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INSTANT VIEW: U.S. housing plan to aid up to 9 million families

NEW YORK (Reuters) - President Barack Obama’s plan to deal with the U.S. housing crisis will help as many as 9 million families restructure or refinance mortgages to avoid foreclosure, according to a summary released by the administration on Wednesday.

KEY POINTS:

* Administration releases homeowner aid plan aimed at helping 7 mln to 9 mln families avoid foreclosure

* Plan to provide refinancing for 4 mln to 5 mln homeowners

* Plan to provide $75 billion to help 3 mln to 4 mln “hard pressed” homeowners

* U.S. Treasury to double Fannie, Freddie preferred stock backstop agreements to $200 billion each

COMMENTS:

MICHAEL CHEAH, SENIOR PORTFOLIO MANAGER, AIG SUNAMERICA ASSET

MANAGEMENT, JERSEY CITY, NEW JERSEY:

“This plan is good, but it is unnecessarily complicated. Every effort helps, but the question is effectiveness. I think it could come with side effects, like people trying to game the system. The Fed should just go ahead and expand the purchases of mortgage backed securities. If you can push mortgage rates down enough, it will reignite mortgage refinancing. The later they implement this, there will be more upside-down loans and fewer people will benefit from refinancing.”

LAWRENCE WHITE, ECONOMICS PROFESSOR, NEW YORK UNIVERSITY STERN

SCHOOL OF BUSINESS:

“Any start that tries to get at the foreclosure problem is a good start. There are some instances -- until you go case by case you don’t know -- where the amount of writedown that would have to happen is so great that the situation is better off with a foreclosure and finding a new occupant.

“Short of that, there’s a lot of social gain to avoiding foreclosures, avoiding the transaction costs of foreclosures, which are substantial, and avoiding the social and neighborhood costs of foreclosure that are also substantial.

“I keep on being an optimist and I keep on being wrong. But I think the combination of the stimulus package and the efforts at dealing with foreclosures will mean that maybe by the fall we see a bottoming out of housing prices.

ANDREW BEKOFF, CHIEF INVESTMENT OFFICER, LPB CAPITAL LLC,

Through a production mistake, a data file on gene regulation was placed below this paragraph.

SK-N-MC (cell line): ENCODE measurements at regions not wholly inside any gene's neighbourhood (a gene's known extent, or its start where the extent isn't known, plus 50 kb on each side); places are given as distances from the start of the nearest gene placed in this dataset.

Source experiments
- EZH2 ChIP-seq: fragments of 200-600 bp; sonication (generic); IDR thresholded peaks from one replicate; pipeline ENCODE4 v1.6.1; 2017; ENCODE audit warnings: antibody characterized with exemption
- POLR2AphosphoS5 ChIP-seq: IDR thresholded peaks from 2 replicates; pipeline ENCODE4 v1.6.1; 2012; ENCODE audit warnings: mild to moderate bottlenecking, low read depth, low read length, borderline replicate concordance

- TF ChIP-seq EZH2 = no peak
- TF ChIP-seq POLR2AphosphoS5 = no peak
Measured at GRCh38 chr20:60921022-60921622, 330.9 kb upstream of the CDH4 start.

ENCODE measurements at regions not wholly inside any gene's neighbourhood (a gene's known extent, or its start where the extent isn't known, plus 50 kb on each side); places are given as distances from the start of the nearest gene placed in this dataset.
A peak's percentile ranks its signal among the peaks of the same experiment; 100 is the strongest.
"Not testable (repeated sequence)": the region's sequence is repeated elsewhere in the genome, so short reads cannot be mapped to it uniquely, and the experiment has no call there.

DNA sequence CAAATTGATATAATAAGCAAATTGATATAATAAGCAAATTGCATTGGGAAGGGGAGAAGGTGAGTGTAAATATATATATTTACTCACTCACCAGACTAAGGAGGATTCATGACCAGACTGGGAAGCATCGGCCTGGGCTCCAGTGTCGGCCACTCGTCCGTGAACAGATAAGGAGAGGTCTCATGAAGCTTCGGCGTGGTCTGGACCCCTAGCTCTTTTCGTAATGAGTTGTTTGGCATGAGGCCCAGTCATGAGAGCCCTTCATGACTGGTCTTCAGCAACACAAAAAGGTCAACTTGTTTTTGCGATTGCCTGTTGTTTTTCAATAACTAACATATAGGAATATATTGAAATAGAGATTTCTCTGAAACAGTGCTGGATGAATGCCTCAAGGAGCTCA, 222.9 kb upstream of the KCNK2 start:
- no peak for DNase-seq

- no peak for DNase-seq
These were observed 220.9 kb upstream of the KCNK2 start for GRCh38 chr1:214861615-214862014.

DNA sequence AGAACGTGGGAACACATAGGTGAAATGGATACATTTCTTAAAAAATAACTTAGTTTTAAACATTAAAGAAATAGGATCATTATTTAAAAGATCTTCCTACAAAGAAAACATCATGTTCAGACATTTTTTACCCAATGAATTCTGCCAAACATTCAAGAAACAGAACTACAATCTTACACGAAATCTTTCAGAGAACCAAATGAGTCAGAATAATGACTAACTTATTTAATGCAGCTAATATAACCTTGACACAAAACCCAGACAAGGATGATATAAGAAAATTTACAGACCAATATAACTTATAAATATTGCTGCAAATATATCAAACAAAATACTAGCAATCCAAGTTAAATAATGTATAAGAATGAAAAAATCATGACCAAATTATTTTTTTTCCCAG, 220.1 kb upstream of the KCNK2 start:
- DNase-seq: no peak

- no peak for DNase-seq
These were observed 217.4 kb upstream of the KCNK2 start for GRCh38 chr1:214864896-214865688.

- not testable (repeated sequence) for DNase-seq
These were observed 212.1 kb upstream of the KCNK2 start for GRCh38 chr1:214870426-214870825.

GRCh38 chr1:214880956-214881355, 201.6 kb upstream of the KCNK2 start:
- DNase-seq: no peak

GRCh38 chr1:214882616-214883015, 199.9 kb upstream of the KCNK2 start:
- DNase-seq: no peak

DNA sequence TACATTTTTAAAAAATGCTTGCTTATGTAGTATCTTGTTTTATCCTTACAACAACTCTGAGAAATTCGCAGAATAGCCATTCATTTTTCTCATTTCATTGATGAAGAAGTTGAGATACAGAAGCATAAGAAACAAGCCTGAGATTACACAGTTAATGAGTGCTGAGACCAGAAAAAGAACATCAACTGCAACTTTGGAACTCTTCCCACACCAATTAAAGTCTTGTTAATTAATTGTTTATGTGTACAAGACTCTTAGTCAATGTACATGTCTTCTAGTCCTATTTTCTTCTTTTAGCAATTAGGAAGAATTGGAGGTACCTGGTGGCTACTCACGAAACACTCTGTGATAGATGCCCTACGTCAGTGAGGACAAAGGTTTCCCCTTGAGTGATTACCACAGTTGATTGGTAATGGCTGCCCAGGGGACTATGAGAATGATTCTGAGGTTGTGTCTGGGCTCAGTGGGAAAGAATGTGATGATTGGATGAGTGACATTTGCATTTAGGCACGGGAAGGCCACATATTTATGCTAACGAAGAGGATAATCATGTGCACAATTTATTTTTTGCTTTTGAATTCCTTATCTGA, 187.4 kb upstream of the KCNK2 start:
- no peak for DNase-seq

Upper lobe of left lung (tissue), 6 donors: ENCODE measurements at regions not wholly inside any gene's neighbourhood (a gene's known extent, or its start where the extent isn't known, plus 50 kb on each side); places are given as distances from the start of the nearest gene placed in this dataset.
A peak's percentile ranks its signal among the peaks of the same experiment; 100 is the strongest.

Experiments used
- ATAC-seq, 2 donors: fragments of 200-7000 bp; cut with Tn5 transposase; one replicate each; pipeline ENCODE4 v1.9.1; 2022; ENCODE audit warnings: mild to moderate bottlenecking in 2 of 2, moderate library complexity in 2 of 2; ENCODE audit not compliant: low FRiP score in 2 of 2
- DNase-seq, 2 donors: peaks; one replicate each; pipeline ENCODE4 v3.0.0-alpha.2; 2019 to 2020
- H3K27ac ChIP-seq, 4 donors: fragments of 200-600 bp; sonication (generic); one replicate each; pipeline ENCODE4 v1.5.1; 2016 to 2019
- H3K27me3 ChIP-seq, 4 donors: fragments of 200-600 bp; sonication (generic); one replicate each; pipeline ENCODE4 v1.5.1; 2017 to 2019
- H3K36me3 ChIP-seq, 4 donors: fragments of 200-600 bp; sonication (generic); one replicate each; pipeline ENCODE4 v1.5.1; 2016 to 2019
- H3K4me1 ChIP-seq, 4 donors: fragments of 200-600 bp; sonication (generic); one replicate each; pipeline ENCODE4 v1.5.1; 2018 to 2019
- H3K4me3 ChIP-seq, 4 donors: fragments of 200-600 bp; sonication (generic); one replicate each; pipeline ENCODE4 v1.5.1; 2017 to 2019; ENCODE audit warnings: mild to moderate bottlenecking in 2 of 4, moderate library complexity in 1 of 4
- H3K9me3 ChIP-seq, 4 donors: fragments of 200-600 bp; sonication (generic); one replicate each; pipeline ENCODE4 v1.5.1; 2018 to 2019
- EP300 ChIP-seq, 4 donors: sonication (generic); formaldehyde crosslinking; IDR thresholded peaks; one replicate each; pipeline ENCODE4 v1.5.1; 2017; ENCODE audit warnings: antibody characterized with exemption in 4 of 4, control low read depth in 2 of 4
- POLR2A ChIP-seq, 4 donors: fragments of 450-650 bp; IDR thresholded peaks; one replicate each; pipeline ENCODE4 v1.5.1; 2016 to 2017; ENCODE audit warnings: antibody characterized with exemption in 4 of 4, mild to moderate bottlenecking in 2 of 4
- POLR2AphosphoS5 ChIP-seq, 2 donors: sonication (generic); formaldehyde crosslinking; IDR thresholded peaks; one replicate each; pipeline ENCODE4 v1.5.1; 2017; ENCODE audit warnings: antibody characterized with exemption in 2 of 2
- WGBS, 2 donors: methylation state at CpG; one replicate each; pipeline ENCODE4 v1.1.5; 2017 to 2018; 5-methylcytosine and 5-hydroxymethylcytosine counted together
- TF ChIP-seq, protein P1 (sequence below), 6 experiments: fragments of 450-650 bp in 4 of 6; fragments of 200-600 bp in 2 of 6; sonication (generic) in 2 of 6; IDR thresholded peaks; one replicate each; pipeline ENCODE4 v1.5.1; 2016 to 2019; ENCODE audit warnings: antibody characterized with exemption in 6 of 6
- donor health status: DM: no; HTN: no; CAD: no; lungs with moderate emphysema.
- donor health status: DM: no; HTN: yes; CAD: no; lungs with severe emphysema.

DOYLESTON, PENNSYLVANIA:

“The plan has a real shot to help. The combination of Government action and additional funding Fannie and Freddie should help keep millions of Americans in their homes. Reducing the monthly mortgage payment is a good start but we have to have some provision that shifts the burden away from the tax payer or allows the government to share in profits or recoup losses when the housing market recovers.”

ARTHUR HOGAN, CHIEF MARKET ANALYST, JEFFERIES & CO, BOSTON:

“The headlines talking about what will be announced later today and the magnitude of the program is encouraging but it’s starting from a pretty low base, considering that we’ve priced in disappointment on all three legs of the stimulus stool. The three legs being the stimulus plan, bank rescue and today’s announcement of the foreclosure proposal.

“To the extent is the market going to be patient in terms of waiting for this to get some footing here, I think that we’ve priced that in effectively, over the significant sell-offs we’ve seen on the first two legs of the announcement.

PIERRE ELLIS, SENIOR ECONOMIST, DECISION ECONOMICS, NEW YORK:

“The housing starts were bleak in January as builders respond to poor demand in the market. Any reasonably affordable housing plan will be too small to correct the enormous dislocation in the market. The human cost will be reduced a bit, but very expensively and perhaps not on a lasting basis. Production of housing is so low now that surely inventory is being worked down and the stage is being set for an eventual recovery, but the demand side of the market has to reappear and that’s going to be much slower this time than would be normal.”

TOM SOWANICK, CHIEF INVESTMENT OFFICER, CLEARBROOK FINANCIAL,

PRINCETON, NEW JERSEY:

“Unlike yesterday’s negative market reaction to the signing of the stimulus package, market reaction today is quite positive with S&P future’s up 10 points in pre-market trading. Will the housing plan be enough? Probably not, but the administration knows that correcting the housing downturn will have a very positive impact on the economy and therefore is committed to spending more than is currently granted. Mortgage applications soared 45.7 percent this week in response to somewhat lower borrowing costs.